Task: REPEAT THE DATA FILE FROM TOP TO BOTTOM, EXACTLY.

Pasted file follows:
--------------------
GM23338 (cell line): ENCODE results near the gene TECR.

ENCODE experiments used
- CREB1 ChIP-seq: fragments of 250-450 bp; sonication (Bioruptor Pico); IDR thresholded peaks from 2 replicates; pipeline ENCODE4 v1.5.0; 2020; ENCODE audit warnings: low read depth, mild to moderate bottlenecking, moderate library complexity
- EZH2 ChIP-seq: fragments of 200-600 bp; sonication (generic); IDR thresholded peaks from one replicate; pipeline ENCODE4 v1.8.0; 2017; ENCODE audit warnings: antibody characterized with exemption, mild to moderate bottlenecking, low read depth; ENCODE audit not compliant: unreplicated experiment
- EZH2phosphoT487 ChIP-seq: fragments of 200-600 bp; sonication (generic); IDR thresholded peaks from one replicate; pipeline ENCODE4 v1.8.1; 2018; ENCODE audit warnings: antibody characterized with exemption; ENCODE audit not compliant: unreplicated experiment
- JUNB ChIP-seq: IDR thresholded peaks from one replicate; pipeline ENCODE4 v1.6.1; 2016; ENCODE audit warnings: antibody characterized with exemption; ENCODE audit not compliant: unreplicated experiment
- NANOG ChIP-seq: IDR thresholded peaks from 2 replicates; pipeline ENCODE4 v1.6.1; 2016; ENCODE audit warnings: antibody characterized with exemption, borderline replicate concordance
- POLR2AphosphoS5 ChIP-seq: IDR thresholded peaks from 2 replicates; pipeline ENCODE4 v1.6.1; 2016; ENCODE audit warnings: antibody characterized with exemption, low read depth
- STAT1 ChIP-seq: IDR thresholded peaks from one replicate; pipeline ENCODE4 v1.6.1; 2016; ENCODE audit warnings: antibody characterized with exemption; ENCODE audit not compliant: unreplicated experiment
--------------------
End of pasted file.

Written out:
GM23338 (cell line): ENCODE results near the gene TECR.

ENCODE experiments used
- CREB1 ChIP-seq: fragments of 250-450 bp; sonication (Bioruptor Pico); IDR thresholded peaks from 2 replicates; pipeline ENCODE4 v1.5.0; 2020; ENCODE audit warnings: low read depth, mild to moderate bottlenecking, moderate library complexity
- EZH2 ChIP-seq: fragments of 200-600 bp; sonication (generic); IDR thresholded peaks from one replicate; pipeline ENCODE4 v1.8.0; 2017; ENCODE audit warnings: antibody characterized with exemption, mild to moderate bottlenecking, low read depth; ENCODE audit not compliant: unreplicated experiment
- EZH2phosphoT487 ChIP-seq: fragments of 200-600 bp; sonication (generic); IDR thresholded peaks from one replicate; pipeline ENCODE4 v1.8.1; 2018; ENCODE audit warnings: antibody characterized with exemption; ENCODE audit not compliant: unreplicated experiment
- JUNB ChIP-seq: IDR thresholded peaks from one replicate; pipeline ENCODE4 v1.6.1; 2016; ENCODE audit warnings: antibody characterized with exemption; ENCODE audit not compliant: unreplicated experiment
- NANOG ChIP-seq: IDR thresholded peaks from 2 replicates; pipeline ENCODE4 v1.6.1; 2016; ENCODE audit warnings: antibody characterized with exemption, borderline replicate concordance
- POLR2AphosphoS5 ChIP-seq: IDR thresholded peaks from 2 replicates; pipeline ENCODE4 v1.6.1; 2016; ENCODE audit warnings: antibody characterized with exemption, low read depth
- STAT1 ChIP-seq: IDR thresholded peaks from one replicate; pipeline ENCODE4 v1.6.1; 2016; ENCODE audit warnings: antibody characterized with exemption; ENCODE audit not compliant: unreplicated experiment